With Euro 2016 now well and truly up and humming, we thought we’d feed your appetite with a series of retrospective posts on the history of Europe’s premier international tournament.
The first international football tournament to be staged regularly was the British home internationals, which began in 1883. Then, in 1927, the legendary Austrian coach Hugo Meisl organised the Central European Championship between Austria, Czechoslovakia, Hungary, Italy and Switzerland.
That competition continued into the 1950s, and eventually became known as The Nations Cup.
In the mid-1950s Henri Delauney, the secretary of the French Football Federation, proposed a tournament to be contested between all the nations of Europe. Sadly, he died before the competition began, but the trophy contested was named after him.
The first tournament barely got off the ground. With the deadline approaching, fewer than the required 16 nations had registered. England, Scotland, Wales and Northern Ireland saw no need to have anything to do with Europe – the more things change, etc, etc… – while Sweden, Italy and West Germany also viewed the competition as beneath them.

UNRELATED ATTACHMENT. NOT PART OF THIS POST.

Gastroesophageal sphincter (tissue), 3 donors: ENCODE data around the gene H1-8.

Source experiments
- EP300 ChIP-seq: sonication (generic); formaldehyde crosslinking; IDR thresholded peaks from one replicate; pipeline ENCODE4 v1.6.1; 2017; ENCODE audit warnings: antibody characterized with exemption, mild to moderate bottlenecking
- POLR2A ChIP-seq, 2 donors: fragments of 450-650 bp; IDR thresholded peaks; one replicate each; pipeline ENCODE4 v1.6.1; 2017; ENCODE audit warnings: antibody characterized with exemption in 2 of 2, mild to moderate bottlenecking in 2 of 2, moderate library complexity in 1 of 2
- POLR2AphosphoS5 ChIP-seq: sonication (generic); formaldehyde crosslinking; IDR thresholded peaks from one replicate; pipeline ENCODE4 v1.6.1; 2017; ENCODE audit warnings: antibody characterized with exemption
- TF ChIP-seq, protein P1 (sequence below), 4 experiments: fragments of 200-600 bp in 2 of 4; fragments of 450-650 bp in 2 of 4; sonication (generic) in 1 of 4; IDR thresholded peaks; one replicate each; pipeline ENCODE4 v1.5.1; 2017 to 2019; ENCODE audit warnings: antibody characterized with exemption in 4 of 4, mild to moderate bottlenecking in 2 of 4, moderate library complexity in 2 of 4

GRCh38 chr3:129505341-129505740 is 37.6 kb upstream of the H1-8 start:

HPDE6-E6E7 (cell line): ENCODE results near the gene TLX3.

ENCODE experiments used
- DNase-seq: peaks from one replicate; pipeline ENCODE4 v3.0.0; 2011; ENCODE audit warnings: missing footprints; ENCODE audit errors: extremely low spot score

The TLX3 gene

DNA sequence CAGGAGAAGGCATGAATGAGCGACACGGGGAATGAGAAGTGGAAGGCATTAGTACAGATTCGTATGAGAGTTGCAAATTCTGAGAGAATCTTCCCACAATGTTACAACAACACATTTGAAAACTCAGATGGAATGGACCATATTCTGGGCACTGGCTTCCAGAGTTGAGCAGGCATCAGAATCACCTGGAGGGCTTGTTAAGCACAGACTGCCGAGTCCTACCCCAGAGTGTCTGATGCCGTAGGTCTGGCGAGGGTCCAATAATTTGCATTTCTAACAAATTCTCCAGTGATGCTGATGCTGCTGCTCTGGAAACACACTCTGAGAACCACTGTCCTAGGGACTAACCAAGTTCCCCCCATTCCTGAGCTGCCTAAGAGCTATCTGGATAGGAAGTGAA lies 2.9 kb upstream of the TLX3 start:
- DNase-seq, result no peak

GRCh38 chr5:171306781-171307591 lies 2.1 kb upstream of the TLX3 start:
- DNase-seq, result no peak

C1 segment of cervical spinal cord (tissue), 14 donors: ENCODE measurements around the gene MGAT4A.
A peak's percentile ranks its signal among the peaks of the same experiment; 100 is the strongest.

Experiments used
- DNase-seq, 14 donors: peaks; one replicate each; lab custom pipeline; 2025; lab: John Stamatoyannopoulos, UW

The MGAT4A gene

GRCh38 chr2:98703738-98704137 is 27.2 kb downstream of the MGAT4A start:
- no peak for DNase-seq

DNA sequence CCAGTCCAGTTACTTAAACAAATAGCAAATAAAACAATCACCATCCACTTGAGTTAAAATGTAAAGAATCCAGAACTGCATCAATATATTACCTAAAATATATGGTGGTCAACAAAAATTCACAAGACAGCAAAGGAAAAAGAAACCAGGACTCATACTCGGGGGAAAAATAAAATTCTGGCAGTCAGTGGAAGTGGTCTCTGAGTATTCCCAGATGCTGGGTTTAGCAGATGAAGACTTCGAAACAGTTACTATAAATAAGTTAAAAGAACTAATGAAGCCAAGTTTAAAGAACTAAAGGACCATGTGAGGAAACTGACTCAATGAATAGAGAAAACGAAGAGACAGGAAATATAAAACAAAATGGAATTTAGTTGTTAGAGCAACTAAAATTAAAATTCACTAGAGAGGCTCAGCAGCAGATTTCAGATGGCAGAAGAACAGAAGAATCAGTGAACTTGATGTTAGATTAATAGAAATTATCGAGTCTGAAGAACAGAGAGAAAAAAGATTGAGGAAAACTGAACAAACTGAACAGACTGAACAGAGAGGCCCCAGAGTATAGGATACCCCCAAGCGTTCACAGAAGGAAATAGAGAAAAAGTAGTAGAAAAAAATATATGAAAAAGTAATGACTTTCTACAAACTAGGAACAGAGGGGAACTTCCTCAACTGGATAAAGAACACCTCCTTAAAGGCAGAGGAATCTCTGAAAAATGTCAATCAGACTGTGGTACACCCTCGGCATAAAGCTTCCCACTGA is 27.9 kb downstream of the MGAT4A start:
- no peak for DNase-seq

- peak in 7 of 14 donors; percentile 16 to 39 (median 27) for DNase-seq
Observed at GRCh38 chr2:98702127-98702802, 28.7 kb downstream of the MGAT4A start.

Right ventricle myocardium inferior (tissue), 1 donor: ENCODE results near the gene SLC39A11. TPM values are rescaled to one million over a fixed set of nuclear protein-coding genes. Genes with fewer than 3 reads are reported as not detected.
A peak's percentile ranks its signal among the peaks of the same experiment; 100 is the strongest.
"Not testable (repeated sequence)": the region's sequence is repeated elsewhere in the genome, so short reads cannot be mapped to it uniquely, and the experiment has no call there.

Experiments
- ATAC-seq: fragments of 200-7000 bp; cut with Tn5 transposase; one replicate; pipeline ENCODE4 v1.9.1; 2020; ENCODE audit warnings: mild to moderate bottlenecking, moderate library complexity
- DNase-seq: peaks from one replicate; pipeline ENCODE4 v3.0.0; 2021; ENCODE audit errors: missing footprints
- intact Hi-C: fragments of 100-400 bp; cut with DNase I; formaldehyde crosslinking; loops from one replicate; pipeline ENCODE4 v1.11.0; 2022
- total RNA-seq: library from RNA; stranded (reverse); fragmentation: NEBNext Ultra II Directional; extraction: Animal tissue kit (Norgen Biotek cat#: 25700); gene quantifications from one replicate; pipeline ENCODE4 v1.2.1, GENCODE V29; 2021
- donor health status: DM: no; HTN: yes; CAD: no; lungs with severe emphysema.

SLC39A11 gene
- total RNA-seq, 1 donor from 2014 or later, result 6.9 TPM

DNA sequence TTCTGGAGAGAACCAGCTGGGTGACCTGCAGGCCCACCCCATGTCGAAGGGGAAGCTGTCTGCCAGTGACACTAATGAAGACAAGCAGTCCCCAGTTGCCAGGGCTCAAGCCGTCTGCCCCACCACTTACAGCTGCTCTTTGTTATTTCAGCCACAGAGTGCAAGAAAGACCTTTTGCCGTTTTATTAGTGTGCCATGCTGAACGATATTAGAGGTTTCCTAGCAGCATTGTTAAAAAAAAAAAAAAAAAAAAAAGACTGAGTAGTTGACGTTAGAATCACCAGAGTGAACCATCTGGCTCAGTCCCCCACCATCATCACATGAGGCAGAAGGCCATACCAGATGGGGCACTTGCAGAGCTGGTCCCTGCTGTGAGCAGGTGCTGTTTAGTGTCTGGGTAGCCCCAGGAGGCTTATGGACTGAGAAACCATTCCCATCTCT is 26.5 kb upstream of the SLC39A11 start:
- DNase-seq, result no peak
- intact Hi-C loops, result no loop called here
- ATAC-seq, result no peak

But in the end, 17 of the 33 European nations registered, which meant a preliminary round was required to secure a 16-team competition.
So the first game in European Championship history was played between Eire (the Republic of Ireland) and Czechoslovakia. The Irish won the first leg 2-0 thanks to goals from Liam Tuomy and Noel Cantwell, but lost the second leg in Bratislava 4-0.
So the first European Nations Cup, as it was then called, began on 28 September 1958 in Moscow with a game between USSR and Hungary.
The other 14 competing nations were Poland, Spain, Romania, Turkey, Greece, Portugal, East Germany, Denmark, Czechoslovakia, Yugoslavia and Bulgaria and the nominal host nation, France.
We say nominal as the tournament was not staged as a single event, meaning that matches stretched out over the next two years, and were played over two legs in a home stadium of each competing nation, with the semi-finals, final and third-place play-off then played in France.
Attendances varied wildly. For the second leg of the Hungary v USSR tie, 78,000 people turned out in Budapest. However, when France played Czechoslovakia for third place in Marseille in July 1960, the game was watched by a meagre crowd of just 9,438.
The final was played in the Parc des Princes in Paris on 10 July 1960, with the unstoppable Soviets taking on Yugoslavia.
Just 17,966 people turned up. The USSR won 2-1 after extra time.